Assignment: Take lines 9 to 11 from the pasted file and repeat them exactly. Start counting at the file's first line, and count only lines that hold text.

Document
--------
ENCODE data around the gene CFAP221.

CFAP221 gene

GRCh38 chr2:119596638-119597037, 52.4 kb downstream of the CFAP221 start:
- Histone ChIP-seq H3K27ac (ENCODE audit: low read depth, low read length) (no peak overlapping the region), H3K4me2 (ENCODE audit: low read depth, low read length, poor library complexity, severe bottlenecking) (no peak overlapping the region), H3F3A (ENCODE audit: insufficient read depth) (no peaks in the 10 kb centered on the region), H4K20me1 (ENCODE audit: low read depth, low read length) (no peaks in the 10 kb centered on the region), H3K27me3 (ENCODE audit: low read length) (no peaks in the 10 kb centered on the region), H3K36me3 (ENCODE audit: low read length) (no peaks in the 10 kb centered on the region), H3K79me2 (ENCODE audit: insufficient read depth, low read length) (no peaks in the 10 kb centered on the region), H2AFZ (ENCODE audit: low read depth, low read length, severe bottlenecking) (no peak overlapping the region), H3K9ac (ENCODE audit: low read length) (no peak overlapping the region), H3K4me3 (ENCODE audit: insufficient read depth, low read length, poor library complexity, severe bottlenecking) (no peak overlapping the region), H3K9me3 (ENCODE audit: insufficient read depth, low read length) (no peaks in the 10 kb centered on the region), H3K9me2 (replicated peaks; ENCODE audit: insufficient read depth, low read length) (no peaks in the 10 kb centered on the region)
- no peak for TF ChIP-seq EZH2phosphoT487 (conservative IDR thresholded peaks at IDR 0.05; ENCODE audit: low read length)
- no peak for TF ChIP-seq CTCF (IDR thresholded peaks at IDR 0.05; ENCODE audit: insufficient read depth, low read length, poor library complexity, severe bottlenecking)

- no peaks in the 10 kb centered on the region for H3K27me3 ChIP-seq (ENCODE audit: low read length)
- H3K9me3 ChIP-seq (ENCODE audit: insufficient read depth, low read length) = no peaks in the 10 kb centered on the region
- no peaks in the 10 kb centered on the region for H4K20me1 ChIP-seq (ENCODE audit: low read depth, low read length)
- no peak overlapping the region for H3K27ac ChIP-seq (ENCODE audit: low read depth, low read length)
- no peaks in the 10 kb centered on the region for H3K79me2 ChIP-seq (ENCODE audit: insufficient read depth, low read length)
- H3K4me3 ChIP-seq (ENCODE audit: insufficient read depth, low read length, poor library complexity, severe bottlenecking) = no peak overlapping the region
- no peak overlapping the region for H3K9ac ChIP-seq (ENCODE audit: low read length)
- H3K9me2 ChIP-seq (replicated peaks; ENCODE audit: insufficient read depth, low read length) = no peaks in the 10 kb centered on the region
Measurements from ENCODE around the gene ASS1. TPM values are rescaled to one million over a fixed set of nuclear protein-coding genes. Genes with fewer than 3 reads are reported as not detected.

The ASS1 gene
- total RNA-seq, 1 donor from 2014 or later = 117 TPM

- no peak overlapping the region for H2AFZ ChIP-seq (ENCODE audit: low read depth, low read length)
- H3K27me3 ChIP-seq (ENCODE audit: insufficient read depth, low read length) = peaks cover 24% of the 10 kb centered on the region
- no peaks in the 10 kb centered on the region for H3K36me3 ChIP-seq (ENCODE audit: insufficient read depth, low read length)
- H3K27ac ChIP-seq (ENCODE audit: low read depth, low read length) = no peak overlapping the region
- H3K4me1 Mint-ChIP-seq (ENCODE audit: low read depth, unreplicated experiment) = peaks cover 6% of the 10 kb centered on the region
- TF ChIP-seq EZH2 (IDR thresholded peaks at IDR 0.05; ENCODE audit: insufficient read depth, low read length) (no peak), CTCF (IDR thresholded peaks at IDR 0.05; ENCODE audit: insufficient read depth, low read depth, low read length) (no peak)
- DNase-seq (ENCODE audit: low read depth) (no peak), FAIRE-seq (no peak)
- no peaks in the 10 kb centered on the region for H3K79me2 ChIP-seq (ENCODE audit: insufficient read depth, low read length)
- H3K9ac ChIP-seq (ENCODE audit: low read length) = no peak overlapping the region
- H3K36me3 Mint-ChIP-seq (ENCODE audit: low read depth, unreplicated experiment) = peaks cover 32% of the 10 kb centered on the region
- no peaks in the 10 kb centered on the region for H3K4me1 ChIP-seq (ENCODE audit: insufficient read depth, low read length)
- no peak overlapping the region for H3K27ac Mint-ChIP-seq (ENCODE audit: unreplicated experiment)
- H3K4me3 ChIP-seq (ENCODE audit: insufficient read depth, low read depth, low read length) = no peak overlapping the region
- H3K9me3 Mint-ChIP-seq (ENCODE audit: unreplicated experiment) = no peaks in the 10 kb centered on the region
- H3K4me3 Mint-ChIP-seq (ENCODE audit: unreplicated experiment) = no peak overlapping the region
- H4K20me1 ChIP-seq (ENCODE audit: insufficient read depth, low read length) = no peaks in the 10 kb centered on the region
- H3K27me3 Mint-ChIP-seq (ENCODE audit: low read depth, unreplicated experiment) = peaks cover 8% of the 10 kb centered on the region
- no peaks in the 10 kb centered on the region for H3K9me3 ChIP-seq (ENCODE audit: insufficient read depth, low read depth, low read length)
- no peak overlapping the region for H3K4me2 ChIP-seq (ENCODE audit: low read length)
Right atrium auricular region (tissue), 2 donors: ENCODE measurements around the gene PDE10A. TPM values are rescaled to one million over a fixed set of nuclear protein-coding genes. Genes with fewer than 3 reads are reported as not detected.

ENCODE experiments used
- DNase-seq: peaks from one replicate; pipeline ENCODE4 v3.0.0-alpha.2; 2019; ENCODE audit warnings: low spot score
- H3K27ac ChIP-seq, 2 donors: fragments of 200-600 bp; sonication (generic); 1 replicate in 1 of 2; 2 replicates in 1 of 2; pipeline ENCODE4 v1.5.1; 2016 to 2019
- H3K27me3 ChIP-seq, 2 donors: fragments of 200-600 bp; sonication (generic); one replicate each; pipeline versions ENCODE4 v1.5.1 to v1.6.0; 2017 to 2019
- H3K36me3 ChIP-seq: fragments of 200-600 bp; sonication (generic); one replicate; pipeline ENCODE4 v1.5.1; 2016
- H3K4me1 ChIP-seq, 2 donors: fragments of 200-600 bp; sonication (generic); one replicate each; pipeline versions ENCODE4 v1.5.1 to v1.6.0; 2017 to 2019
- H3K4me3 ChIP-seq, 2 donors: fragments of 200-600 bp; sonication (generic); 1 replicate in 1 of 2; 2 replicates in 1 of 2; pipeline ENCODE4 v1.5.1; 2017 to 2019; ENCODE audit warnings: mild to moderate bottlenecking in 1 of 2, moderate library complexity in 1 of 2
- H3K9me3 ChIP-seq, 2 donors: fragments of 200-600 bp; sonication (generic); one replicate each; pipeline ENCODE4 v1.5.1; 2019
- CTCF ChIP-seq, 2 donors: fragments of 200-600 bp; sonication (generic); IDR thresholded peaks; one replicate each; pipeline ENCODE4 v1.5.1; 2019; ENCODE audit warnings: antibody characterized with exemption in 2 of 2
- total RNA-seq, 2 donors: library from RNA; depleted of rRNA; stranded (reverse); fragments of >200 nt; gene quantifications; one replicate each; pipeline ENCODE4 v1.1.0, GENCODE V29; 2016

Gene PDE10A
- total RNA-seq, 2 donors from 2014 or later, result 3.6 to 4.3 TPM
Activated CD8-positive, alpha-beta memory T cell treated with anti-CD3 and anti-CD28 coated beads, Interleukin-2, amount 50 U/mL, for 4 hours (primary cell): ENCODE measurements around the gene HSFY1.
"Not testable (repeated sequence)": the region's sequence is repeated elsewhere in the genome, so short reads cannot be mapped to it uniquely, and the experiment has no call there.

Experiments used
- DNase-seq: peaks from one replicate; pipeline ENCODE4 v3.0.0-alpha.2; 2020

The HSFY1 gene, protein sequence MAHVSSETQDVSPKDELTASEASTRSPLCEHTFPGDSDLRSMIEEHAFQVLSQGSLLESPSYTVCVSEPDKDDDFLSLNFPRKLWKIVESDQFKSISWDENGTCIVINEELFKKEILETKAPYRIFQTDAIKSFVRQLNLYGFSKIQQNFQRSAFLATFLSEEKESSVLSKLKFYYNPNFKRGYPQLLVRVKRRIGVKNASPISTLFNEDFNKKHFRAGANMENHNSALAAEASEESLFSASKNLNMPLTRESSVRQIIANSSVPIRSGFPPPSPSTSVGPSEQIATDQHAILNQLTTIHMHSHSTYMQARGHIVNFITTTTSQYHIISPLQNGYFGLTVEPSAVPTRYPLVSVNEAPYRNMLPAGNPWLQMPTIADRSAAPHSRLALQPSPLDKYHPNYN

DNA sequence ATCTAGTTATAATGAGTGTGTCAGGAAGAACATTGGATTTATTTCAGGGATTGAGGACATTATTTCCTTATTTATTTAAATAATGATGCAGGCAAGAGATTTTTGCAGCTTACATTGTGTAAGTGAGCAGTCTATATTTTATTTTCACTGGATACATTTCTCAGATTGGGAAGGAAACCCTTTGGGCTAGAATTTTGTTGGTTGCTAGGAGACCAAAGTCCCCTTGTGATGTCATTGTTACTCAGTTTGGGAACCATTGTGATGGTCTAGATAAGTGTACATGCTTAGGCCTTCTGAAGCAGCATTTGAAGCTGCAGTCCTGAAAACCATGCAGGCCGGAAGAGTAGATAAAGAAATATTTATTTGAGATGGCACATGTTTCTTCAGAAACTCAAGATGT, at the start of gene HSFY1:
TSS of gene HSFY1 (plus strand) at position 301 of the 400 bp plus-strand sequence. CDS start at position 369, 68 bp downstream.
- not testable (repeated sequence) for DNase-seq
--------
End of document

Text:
- no peaks in the 10 kb centered on the region for H4K20me1 ChIP-seq (ENCODE audit: low read depth, low read length)
- no peak overlapping the region for H3K27ac ChIP-seq (ENCODE audit: low read depth, low read length)
- no peaks in the 10 kb centered on the region for H3K79me2 ChIP-seq (ENCODE audit: insufficient read depth, low read length)